British Columbia

Expert panel seeks public input on money laundering in real estate

The B.C. government’s expert panel on money laundering in real estate has launched a public consultation, and is seeking submissions from British Columbians as part of its review and report to the government.

Province also announces anonymous tip portal to report dirty money in horse racing, real estate, luxury cars

The expert panel on money laundering in real estate will be accepting responses from individuals, stakeholders or organizations by email or through the government website. (Rafferty Baker/CBC)

The B.C. government's expert panel on money laundering in real estate is seeking input from British Columbians. 

The panel has launched a public consultation to help shape its recommendations on how to better protect B.C.'s real estate sector from those seeking to launder the proceeds of crime. 

"We're hoping to actually hear from everyone because, certainly, money laundering impacts everyone in British Columbia," said Finance Minister Carole James, who appointed the panel earlier in the fall. It followed two independent reports that revealed how the province's real estate market is susceptible to criminal activity and market manipulation. 

The panel will be accepting responses from individuals, stakeholders or organizations by email or through the government website until Dec. 14.

"I expect that we'll hear from people, experts that work in the real estate market, people who work in the finance area, but we're leaving it open to anyone who has knowledge of money laundering in real estate, or who wants to contribute," James said.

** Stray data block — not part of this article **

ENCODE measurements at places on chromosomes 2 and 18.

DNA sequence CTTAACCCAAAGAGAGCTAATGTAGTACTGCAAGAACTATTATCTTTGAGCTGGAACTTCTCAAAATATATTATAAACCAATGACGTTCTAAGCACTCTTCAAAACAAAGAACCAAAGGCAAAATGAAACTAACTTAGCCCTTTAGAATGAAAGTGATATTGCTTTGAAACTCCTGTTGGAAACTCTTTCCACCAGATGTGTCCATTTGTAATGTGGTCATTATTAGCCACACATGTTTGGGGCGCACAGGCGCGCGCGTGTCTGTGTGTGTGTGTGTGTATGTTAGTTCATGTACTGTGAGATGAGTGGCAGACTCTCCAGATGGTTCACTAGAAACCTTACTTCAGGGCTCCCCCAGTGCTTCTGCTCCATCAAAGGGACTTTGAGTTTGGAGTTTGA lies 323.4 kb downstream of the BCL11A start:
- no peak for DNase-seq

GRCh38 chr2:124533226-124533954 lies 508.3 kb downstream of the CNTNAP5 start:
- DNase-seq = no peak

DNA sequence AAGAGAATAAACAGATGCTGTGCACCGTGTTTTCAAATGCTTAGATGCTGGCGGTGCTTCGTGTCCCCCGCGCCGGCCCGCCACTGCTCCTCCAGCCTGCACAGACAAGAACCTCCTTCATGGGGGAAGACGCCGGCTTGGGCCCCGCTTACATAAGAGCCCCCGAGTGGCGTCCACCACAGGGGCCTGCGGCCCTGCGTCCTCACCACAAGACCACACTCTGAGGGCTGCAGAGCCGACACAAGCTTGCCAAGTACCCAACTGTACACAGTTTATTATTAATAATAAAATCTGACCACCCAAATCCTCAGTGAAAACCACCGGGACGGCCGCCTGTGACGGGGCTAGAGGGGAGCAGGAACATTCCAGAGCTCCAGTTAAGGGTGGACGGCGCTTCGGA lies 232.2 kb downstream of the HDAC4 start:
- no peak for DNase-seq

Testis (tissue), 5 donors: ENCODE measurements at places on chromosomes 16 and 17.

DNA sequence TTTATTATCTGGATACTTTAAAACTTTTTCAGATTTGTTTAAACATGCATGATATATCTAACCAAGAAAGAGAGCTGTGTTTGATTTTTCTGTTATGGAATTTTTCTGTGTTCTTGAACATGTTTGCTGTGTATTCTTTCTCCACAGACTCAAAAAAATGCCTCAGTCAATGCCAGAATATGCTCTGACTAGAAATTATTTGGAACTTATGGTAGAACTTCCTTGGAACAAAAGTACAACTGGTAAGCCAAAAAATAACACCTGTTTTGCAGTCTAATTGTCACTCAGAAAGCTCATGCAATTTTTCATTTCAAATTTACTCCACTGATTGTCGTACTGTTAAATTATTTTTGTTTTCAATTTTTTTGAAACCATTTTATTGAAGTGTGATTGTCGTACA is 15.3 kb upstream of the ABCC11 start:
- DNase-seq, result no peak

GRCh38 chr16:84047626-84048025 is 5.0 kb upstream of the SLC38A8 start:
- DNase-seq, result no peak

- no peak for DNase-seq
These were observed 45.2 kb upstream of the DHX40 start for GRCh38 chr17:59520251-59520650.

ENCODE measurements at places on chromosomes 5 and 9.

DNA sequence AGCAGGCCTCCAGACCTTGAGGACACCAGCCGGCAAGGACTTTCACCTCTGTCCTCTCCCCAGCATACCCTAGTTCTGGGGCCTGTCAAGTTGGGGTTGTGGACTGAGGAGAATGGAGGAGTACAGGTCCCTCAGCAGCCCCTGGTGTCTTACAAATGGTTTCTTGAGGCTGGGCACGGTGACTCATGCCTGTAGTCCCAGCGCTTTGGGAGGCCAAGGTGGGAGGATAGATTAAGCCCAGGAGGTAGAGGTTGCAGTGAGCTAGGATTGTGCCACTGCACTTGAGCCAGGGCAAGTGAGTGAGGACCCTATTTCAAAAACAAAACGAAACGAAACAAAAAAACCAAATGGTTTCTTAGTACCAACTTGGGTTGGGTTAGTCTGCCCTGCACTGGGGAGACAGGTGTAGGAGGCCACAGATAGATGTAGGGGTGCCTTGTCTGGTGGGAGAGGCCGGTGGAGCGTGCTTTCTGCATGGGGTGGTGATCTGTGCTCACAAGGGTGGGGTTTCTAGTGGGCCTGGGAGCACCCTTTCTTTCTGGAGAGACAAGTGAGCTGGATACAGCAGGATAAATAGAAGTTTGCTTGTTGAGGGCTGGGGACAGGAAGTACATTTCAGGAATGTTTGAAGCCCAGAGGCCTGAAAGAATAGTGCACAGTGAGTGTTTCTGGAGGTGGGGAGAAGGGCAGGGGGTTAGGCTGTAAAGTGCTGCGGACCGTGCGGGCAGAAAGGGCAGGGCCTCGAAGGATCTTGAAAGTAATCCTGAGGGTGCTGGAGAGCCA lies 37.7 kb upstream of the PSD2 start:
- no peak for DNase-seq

Anonymous tip line

According to a written statement from the province, the panel is tasked with investigating gaps in compliance and enforcement of existing laws, consumer protections, financial services regulations, regulation of real estate professionals, and jurisdictional gaps between B.C. and the federal government. 

"We're in the middle of a serious housing crisis and we need to be diligent to ensure that our housing market is not being used as a hub to launder money," James said. 

"We don't want any gaps in our laws or regulations. Dirty money has no place in British Columbia."

The panel's recommendations are expected to inform the government how to prevent market manipulation and abuse, create world-class regulatory standards, and drive illegal activity out of the province. 

On Sunday, B.C. Attorney General David Eby also announced an anonymous tip portal for reporting dirty money in horse racing, real estate and luxury cars

Panel of experts

Panel chair Maureen Maloney, former B.C. deputy attorney general, says the public's input will be valuable. 

"We need to know how our markets are being used to launder money before we can make recommendations, and it will help the panel to hear from British Columbians, especially those with direct knowledge of our real estate sector and its legal framework," said Maloney, an SFU professor of public policy. 

"We encourage anyone with these insights and proposed solutions to come forward and have their voices heard."

Maloney is joined on the panel by Tsur Somerville associate professor and director of the UBC Centre for Urban Economics and Real Estate, and Brigitte Unger, chair of economics of the public sector at the University of Utrecht in the Netherlands. 

The panel's final report and recommendations are due to be presented to the finance minister in March 2019. 

Also due by March 2019 is a report on the scale and scope of verifiable illicit activity in the real estate market conducted by former RCMP deputy commissioner Peter German, who authored the June 2018 report Dirty Money, which looked into the prevalence of money laundering in B.C.

About the Author

Cory Correia

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